25 October 2021

Changes to Australian citizenship law and travel exemptions for parents overseas

Holding Redlich


Holding Redlich, a national commercial law firm with offices in Melbourne, Canberra, Sydney, Brisbane, and Cairns, delivers tailored solutions with expert legal thinking and industry knowledge, prioritizing client partnerships.
These changes include visa requirements for eligible distinguished global talent and for parents of Australian citizens.
Australia Immigration
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The Australian Citizenship Act has been amended to provide a pathway to Australian citizenship for talented prospective Australians. These changes provide flexibility to the residence requirement, which requires a prospective Australian to have spent a certain amount of time in Australia before applying for citizenship.

This special residence requirement has been expanded to holders of the distinguished talent and global talent visas who, during the two years immediately before applying for Australian citizenship, have been:

  • ordinarily resident in Australia
  • a permanent resident of Australia
  • present in Australia for at least 180 days in total, with at least 90 days of this being during the 12 months before making the application.

Australian citizenship by descent and evidence of Australian citizenship

Changes have also been made to the lodgement arrangements for applications for Australian citizenship by descent and for evidence of Australian citizenship requiring all applications to be made by ImmiAccount from 1 November 2021. These changes will facilitate faster processing times and easier management of applications.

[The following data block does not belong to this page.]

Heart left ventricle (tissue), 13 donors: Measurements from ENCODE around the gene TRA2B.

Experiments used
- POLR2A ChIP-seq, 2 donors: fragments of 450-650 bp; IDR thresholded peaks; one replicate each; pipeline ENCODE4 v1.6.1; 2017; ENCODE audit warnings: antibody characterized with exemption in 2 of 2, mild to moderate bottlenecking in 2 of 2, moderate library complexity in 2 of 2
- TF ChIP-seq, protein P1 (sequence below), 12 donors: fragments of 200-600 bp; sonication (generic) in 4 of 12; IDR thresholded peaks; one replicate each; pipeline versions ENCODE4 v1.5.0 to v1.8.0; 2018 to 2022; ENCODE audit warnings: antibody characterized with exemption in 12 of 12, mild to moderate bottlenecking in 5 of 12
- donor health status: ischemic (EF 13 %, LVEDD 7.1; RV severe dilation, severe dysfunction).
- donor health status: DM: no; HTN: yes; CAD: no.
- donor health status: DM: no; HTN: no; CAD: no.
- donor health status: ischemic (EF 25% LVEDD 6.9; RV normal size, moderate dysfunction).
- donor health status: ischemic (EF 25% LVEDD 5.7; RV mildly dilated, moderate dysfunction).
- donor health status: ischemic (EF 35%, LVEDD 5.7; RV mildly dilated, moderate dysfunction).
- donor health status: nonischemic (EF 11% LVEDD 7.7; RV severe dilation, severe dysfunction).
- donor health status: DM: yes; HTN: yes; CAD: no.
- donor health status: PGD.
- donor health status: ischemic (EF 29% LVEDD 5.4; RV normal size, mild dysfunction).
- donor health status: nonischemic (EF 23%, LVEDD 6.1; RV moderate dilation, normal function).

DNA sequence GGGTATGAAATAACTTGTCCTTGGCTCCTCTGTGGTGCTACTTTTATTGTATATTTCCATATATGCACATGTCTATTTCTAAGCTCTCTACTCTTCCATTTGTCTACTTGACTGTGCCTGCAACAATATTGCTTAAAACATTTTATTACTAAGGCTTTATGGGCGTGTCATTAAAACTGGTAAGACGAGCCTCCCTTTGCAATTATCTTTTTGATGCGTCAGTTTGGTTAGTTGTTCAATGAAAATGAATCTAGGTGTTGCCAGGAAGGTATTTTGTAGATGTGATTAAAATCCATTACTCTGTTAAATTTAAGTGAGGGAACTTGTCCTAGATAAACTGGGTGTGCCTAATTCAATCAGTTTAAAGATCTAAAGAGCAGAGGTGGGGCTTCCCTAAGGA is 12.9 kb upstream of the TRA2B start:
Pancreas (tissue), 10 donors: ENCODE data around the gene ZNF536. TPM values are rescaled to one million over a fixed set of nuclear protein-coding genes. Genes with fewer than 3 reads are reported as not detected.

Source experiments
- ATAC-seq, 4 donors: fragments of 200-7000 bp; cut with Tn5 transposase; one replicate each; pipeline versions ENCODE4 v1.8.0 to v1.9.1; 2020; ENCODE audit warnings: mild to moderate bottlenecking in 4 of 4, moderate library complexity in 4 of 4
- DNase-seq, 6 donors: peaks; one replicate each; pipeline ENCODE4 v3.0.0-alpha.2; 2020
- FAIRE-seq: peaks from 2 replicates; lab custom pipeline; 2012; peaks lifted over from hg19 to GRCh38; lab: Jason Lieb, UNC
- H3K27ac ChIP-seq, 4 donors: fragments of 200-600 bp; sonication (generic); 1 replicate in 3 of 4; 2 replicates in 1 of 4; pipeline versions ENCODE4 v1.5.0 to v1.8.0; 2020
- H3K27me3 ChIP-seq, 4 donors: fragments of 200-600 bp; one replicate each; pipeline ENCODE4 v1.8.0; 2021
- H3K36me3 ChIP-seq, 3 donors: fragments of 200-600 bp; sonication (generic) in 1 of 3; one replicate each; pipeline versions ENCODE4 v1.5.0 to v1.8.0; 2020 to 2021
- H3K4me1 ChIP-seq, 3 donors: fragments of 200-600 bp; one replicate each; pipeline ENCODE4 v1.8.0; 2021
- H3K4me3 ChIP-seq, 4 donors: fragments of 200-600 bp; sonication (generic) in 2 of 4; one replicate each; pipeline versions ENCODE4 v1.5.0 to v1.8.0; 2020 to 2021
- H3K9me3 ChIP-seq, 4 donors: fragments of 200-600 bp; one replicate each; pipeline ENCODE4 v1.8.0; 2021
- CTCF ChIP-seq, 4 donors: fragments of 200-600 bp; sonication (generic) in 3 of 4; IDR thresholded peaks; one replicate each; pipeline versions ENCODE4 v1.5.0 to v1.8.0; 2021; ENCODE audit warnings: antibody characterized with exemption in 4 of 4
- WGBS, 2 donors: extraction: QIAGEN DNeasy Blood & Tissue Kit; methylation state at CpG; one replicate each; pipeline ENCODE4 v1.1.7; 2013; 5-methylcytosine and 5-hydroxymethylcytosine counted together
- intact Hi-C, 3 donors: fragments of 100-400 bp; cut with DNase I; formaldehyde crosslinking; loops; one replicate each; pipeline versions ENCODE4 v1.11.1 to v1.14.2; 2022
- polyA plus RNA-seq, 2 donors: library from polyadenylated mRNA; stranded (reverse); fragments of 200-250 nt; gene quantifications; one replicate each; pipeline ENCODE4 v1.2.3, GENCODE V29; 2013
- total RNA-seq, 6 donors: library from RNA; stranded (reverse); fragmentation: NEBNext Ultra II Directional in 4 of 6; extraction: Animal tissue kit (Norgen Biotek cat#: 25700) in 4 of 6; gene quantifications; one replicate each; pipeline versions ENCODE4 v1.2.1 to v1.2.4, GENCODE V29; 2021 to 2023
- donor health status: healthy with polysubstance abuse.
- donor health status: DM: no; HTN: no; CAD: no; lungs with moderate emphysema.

Great news for parents of Australian citizens and permanent residents

Throughout the pandemic, parents of Australian citizens and permanent residents were unable to travel to Australia and were not eligible for a travel exemption because they were not considered 'immediate family'. The great news is, parents will now be considered immediate family when applying for a travel exemption to visit their children in Australia.

This is particularly good news for parent visa applicants who left Australia holding a bridging visa and have been unable to return and for those with new grandchildren. Those parents caught offshore on a Bridging Visa B will need to apply for a visitor visa to return to Australia and have their bridging visa reinstated once onshore.

This publication does not deal with every important topic or change in law and is not intended to be relied upon as a substitute for legal or other advice that may be relevant to the reader's specific circumstances. If you have found this publication of interest and would like to know more or wish to obtain legal advice relevant to your circumstances please contact one of the named individuals listed.

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